Despite some signs of a rise in industrial production, Greece's GDP was heavily dependent on consumers and a thriving tourism sector. In the first years of the crisis, the country's economy shrank by almost a quarter. Even absence of a recession since 2015 (and also an increase of 0.4% in early 2017) has not yet helped the country to recover to its previous level: over the past ten years, growth was only two quarters in a row, but no more. Greece's savings rate has been negative since 2014 and at the end of 2016 it was at -8.9%, according to the Greek Statistical Office.

Consulting company PriceWaterhouseCoopers said in March that investments in infrastructure fell during the crisis, resulting in a gap of over € 21 billion for planned and unfinished projects. In particular, it concerns railroad transportation, waste removal, construction of roads and ports. Local residents note that only the public sector can stimulate growth in the present situation, because private business "has been killed", and foreign investors will not invest in local projects, given the difficulties with taxation (corporate Greek tax rate of 29% is one of the highest rates in the EU).

The former Greek finance minister, Giorgos Papakonstantinou, said Germany is guilty of long-term defaults on promises to alleviate the debt burden, CNBC reports.

"It seems that we are held hostage between the competing demands of the IMF on the one hand and Germany on the other", Papakonstantinou noted. He explained that if Germany agreed to alleviate Greece's debt at a meeting of euro zone finance ministers in the past, it would allow the IMF to join the rescue and give the country additional credit. Although IMF’s assistance is more expensive for Greece, the fund’s support gives more credibility to the reforms demanded by European creditors.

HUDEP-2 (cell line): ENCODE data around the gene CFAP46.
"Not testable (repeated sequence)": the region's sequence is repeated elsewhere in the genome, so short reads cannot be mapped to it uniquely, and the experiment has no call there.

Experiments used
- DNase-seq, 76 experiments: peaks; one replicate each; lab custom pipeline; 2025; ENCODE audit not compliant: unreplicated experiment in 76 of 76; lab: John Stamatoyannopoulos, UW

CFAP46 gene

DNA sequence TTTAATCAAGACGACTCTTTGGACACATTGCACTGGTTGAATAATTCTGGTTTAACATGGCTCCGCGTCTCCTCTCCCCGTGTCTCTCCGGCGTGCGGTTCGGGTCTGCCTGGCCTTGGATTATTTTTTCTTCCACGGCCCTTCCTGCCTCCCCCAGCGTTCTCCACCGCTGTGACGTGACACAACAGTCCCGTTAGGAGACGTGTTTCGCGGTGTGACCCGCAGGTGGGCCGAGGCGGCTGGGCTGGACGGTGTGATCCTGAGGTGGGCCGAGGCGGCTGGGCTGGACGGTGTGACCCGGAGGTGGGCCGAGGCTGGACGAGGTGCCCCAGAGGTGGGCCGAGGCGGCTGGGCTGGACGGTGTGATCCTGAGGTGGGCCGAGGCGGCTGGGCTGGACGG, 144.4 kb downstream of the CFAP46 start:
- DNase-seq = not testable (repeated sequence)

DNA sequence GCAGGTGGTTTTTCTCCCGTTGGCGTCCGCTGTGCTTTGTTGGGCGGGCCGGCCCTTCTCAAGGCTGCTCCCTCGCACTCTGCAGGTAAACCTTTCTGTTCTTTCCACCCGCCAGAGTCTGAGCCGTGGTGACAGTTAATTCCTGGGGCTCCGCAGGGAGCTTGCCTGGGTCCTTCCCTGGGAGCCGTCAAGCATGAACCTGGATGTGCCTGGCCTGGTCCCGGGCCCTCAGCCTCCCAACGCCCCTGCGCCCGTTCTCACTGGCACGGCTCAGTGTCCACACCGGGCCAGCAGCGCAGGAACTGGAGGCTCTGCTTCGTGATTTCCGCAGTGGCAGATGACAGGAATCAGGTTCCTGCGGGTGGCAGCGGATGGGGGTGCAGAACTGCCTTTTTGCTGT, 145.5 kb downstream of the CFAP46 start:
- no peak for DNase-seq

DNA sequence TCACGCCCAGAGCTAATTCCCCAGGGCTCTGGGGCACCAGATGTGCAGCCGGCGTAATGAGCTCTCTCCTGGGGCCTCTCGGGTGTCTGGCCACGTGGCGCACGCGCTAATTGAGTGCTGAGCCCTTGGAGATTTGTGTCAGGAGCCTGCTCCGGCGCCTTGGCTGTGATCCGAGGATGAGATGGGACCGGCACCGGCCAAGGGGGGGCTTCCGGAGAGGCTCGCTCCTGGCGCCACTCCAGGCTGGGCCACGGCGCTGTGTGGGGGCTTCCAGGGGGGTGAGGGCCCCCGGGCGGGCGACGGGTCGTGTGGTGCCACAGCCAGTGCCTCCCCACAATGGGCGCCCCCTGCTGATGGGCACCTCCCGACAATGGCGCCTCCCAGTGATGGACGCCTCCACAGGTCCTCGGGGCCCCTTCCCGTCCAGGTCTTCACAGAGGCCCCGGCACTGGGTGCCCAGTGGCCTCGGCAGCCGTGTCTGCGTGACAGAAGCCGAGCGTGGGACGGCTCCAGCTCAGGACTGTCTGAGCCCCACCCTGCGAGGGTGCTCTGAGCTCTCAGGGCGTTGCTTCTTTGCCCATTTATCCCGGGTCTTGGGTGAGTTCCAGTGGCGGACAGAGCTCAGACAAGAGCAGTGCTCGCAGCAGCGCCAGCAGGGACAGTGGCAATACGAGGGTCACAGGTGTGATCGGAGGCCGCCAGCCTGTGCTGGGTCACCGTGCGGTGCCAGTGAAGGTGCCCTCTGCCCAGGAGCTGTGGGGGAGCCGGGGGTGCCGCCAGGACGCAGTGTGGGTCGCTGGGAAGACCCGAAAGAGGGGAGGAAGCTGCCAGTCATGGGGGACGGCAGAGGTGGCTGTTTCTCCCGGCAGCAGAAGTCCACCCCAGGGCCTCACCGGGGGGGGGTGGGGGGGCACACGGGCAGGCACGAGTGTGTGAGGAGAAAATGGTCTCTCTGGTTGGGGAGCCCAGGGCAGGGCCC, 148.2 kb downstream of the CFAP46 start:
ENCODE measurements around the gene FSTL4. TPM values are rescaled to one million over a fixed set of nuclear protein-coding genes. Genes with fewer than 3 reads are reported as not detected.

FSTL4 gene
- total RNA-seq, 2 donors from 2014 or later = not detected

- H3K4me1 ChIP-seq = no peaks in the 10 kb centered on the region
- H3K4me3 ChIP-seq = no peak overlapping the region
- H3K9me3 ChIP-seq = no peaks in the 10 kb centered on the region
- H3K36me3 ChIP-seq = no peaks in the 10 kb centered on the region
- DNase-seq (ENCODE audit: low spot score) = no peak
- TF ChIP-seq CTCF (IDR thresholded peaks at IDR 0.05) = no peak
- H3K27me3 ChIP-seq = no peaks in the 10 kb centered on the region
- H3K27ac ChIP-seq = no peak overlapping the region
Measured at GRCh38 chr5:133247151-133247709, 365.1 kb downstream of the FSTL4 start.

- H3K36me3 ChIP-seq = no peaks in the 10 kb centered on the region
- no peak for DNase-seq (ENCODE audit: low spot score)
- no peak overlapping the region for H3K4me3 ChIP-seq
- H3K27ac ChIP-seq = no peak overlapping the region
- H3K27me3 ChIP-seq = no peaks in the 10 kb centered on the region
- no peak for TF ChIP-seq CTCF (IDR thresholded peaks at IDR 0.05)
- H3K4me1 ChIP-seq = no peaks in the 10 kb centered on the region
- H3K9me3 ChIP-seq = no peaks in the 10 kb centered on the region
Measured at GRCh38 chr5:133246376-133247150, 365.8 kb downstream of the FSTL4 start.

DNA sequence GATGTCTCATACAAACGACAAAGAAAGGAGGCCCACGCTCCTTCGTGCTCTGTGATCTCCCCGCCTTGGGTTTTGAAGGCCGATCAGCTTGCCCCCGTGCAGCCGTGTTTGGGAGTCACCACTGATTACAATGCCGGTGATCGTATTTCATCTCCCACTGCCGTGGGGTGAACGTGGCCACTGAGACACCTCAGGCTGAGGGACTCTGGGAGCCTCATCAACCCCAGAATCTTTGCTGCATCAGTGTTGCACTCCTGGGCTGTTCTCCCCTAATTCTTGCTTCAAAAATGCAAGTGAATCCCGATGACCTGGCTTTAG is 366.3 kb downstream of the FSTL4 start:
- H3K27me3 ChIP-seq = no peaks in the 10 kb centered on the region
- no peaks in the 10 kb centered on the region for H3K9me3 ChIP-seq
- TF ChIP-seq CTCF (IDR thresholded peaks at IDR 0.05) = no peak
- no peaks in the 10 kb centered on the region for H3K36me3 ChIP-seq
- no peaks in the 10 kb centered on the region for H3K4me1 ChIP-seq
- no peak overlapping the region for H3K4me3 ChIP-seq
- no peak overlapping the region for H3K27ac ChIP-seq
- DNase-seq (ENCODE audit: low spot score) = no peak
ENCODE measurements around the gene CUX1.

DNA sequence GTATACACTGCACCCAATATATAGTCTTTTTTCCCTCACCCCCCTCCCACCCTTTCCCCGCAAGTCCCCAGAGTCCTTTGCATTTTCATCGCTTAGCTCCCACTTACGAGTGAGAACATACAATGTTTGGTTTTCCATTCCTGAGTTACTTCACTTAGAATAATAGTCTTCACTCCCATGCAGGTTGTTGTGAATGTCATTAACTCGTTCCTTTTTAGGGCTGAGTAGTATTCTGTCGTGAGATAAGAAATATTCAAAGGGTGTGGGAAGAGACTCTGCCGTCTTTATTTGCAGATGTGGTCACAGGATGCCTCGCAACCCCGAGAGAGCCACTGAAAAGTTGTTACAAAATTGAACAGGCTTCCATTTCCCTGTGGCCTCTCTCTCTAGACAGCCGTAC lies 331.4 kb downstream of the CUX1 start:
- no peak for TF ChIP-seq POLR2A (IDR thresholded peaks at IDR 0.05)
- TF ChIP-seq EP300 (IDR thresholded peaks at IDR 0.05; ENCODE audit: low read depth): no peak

Germany's reluctance to make concessions is simply explained: a part of the country's government fears that Greece's large financial assistance may cost the country votes during the September elections to the Bundestag, notes Deutsche Welle.

However, dissatisfaction with the "too generous" support for Greece was also expressed by other EU countries, especially from the eastern - less well-endowed - part of the bloc.

Meanwhile, France, which is trying to help countries overcome differences over the issue of debt, proposed to automatically reduce loan payments when Greece does not meet the target growth targets. Some politicians view this proposal as a step in the right direction, but doubt that this will be enough to convince the ECB to include Greece in the bond purchase program, especially if the IMF comes to the conclusion that the country can cope with the debt. Other members of the euro zone are still against this offer.

Although the ECB does not seek to include Greek bonds in the quantitative easing program, the yield on them has been much higher recently than on bonds of other European countries, as the prospect of a deal with creditors reduced the risk of default. However, in general, they depreciated significantly during the year: on Wednesday, the yield on Greek bonds due in 2019 fell by 20 basis points, to 4.94%, while a year ago they traded at a yield of 11.7%.

It is also important that the European regulator plans to gradually wind down the program of buying up bonds: experts agree that the program will be completed in August 2018.

source: bloomberg.com, dw.de